Not only will the project intend to convert pallets and wood waste into furniture. Our social objectives endeavours to channel a percentage of created furniture procured from local markets to tenant management organisation. (TMO) Only a small number of local authorities and housing associations provide mainstream furnished tenancies. Most schemes are small in scale, and many of them are experimental. The positive outcome of furnished housing will benefit a broad group of people in a range of different housing circumstances. Meeting these lofty objectives while developing a sustainable social enterprise excites and inspires me.

– Why do you make?

I hope to create a system that allows me to sell furniture built from wood waste and pallets and give wood which would previously have been discarded a reuse afterlife. Also, for the development of the project, I aim to create a niche platform that allows customers to go on the website and customise the design of their furniture.

– What are you hoping to achieve through this residency?

I would ideally like to be in a situation which enables me to scale this model across various other council boroughs which have local markets. The aim is to develop an operating model that allows me to create bespoke pieces of furniture tagged with where the wood initially derived from, such as ‘Made in Brixton’ or ‘Made in Lewisham’ branding.  Also, I believe customisation is the rising trend in the furniture industry, and over the next six months within my residency, I aim to focus on developing a platform that enables customers to customise they’re own made to order furniture on the website.

 


Candyce Dryburgh

– What is your current mission?

I am a design researcher and baker whose projects are often driven by materials. It is my mission to explore and develop a way to make longer lasting and locally produced bannetons. A banneton is a type of basket used to support the shaped dough during proofing and before baking and is a key in the process of making bread.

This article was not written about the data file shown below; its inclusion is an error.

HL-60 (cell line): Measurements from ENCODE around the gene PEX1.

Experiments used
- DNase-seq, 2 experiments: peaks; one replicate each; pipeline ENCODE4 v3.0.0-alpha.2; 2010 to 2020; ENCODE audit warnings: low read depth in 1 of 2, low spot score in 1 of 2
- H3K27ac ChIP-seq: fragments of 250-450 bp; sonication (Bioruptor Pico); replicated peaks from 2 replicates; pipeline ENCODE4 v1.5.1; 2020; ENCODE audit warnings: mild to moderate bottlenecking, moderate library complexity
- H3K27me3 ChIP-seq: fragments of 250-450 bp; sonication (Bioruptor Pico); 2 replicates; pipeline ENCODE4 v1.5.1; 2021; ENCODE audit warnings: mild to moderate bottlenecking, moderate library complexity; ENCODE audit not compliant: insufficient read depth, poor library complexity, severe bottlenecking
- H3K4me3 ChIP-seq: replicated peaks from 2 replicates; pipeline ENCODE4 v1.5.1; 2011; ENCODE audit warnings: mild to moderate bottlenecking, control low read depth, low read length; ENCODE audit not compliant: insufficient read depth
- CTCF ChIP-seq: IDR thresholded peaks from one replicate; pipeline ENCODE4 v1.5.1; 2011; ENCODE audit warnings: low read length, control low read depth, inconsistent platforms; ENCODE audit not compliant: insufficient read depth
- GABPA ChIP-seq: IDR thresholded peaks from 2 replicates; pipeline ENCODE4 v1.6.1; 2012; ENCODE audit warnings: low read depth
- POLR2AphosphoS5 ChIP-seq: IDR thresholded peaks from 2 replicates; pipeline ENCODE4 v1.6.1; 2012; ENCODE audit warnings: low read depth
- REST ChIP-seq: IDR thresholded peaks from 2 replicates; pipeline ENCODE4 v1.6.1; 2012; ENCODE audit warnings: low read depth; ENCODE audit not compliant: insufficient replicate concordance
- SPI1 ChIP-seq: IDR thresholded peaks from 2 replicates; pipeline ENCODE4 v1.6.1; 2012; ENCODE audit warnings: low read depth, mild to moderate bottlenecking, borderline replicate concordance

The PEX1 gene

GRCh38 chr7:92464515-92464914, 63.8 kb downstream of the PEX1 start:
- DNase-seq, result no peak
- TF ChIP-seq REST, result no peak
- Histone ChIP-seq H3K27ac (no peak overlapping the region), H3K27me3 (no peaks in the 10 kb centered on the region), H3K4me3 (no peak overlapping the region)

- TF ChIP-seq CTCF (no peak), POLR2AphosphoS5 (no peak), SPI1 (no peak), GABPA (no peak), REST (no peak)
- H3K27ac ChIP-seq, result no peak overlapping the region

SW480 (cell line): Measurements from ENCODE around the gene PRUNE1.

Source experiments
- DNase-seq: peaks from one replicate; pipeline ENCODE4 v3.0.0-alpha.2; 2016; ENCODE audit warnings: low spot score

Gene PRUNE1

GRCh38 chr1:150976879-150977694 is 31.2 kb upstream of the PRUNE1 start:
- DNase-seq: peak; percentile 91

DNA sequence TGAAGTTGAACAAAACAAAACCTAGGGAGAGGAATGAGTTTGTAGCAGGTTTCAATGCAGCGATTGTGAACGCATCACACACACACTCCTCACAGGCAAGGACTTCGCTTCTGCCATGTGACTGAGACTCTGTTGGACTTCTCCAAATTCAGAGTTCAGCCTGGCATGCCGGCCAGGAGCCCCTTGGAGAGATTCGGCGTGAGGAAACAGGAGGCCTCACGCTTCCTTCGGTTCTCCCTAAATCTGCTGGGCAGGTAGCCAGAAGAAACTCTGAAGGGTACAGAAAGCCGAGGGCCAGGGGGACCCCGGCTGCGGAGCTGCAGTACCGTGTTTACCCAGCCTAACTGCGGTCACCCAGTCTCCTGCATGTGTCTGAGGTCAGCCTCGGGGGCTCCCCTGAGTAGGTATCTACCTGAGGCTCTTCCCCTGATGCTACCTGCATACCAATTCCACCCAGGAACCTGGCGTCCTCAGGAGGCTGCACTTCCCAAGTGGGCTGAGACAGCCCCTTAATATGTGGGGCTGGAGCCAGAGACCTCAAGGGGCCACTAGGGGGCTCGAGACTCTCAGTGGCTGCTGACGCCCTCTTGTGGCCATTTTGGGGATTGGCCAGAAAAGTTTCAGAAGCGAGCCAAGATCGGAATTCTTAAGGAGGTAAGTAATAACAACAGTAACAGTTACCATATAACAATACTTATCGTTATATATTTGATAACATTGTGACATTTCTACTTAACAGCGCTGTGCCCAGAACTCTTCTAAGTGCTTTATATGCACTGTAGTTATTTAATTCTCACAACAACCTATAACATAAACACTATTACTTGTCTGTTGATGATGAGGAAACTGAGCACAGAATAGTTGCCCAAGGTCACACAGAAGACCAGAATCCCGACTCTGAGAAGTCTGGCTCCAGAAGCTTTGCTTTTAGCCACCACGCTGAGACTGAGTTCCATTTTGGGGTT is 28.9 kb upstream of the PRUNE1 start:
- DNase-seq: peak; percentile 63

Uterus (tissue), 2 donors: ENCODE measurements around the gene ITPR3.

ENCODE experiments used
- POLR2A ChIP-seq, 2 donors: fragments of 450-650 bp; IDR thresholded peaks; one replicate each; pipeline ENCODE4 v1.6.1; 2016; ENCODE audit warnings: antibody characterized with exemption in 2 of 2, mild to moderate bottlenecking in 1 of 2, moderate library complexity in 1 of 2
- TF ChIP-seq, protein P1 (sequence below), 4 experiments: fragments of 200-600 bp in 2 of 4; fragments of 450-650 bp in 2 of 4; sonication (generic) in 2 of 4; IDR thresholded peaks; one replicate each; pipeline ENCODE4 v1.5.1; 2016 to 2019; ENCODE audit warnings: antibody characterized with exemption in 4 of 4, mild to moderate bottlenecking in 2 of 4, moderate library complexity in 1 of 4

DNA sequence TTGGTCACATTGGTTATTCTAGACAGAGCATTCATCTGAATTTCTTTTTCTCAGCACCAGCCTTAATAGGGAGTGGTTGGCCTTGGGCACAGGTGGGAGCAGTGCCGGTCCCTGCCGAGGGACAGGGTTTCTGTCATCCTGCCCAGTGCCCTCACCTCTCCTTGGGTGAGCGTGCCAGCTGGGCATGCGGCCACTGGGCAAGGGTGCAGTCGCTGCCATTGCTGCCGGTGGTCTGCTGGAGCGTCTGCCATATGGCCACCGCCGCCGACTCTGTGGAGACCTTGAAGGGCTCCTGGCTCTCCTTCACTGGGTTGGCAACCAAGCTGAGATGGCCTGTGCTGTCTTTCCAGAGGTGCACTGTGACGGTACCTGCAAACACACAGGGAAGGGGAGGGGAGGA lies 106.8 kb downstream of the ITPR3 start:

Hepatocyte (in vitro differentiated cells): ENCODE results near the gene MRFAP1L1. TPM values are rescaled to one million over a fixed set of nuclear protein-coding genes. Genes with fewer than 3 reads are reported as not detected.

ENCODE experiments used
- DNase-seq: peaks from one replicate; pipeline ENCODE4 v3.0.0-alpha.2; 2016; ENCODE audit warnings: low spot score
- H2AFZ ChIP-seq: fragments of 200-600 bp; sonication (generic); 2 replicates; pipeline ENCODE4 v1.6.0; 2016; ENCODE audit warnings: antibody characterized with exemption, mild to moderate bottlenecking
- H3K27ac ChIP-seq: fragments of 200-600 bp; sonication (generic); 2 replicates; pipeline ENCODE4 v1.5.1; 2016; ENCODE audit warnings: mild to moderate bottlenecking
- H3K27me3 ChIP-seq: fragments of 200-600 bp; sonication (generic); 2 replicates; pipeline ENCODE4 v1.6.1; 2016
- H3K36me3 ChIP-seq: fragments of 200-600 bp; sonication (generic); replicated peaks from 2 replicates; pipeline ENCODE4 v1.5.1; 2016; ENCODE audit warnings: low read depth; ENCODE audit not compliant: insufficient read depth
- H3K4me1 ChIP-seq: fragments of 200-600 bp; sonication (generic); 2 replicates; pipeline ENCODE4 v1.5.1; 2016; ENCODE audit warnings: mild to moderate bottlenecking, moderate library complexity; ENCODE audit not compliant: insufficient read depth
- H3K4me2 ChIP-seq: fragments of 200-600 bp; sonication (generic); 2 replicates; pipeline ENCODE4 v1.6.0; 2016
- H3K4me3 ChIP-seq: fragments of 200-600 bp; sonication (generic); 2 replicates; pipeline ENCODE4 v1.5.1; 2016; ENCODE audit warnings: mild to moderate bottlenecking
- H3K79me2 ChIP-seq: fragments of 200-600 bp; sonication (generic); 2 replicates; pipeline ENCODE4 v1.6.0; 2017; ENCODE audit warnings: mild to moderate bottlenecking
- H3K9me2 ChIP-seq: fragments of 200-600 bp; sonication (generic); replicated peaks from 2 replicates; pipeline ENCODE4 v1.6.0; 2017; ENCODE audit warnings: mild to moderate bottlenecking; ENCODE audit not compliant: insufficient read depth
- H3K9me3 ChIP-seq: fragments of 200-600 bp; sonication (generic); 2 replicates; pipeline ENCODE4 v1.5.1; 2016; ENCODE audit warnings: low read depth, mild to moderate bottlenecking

– Why is this mission important now?

There is a cry out for objects to be made from more reliable sources and materials. As a practising baker I make use of bannetons every day and currently there is a big conversation amongst the baking community around how the quality of the wood pulp banneton has dropped over the years. Focusing on current UK waste systems, my mission is to bring the banneton back, stronger and more local than last year.

– What inspires you?

I am inspired by materials, and how we can use them to explore issues and encourage solutions. I see design as a tool which can be used to question and explore our current ecological and social environments, enabling more people and different voices to get involved.

– Why do you make?

I make to explore and develop, its part of my investigation process. I also use making as a tool to get others engaged in issues that I believe are important. Through the use of workshops and interactions people have an opportunity to use making as tool to examine and investigate what they feel is important too.

– What you are hoping to achieve through this residency?

I am not setting out to solve the banneton crisis, but I would like to create the ideal banneton that comes form the bi-product of a local waste stream. At this point, I don’t know if this is a fools errand or a global solution, but I hope that through this process I can create some engagement in the materials we rely on and what we can achieve if we reach a bit further away from the norm.

Website

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Posted By Esther Ellard